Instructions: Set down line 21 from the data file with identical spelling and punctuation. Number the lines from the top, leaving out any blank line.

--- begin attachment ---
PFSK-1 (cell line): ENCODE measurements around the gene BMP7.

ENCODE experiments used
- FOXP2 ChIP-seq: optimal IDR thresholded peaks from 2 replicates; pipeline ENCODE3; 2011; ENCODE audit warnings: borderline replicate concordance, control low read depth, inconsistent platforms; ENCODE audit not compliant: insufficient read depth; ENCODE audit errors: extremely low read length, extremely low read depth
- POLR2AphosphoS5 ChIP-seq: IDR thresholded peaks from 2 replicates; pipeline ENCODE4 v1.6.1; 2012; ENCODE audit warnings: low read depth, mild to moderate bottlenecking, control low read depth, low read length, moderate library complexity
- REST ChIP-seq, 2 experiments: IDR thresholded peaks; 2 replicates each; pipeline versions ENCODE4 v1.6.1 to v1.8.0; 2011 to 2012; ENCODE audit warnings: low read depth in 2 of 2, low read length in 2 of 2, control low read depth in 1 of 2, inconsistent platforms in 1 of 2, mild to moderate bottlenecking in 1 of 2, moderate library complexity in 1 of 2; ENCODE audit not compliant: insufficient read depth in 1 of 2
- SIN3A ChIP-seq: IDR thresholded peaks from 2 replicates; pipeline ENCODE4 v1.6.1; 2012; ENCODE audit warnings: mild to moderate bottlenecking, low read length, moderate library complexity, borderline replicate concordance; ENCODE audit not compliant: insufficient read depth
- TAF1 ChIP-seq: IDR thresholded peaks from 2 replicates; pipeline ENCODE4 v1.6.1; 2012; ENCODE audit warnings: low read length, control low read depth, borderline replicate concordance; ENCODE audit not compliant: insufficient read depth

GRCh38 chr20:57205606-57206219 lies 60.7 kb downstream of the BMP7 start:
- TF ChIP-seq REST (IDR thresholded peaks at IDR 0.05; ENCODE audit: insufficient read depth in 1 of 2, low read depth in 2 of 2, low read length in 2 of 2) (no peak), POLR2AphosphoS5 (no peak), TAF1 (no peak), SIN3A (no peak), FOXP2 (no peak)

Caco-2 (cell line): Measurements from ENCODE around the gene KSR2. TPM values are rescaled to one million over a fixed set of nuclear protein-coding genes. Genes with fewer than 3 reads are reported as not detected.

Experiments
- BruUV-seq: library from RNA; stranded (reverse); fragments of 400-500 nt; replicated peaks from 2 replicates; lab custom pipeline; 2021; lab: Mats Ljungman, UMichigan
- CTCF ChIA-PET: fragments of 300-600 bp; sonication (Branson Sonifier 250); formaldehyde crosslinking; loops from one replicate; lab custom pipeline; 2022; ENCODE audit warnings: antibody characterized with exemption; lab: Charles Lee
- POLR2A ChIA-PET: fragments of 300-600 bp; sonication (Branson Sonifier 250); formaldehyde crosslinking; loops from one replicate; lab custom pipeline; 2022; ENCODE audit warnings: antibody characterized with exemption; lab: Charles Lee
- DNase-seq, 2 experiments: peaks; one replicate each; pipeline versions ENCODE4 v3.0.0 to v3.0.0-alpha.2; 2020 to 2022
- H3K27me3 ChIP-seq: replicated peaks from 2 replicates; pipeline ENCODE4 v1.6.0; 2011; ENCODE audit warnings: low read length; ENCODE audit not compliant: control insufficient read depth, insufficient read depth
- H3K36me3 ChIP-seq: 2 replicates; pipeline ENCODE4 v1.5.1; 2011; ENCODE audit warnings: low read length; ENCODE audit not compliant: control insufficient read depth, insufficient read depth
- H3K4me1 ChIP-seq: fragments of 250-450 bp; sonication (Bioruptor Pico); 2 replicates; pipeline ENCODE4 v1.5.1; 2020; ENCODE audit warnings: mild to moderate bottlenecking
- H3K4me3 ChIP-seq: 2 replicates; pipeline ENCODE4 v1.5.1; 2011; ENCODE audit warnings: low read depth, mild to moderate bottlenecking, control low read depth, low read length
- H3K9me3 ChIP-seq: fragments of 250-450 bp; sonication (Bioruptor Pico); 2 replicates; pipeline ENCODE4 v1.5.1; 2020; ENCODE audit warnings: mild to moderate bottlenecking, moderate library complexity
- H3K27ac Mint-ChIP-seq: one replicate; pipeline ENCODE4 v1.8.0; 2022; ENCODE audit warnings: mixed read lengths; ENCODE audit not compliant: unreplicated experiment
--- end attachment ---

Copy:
- H3K27ac Mint-ChIP-seq: one replicate; pipeline ENCODE4 v1.8.0; 2022; ENCODE audit warnings: mixed read lengths; ENCODE audit not compliant: unreplicated experiment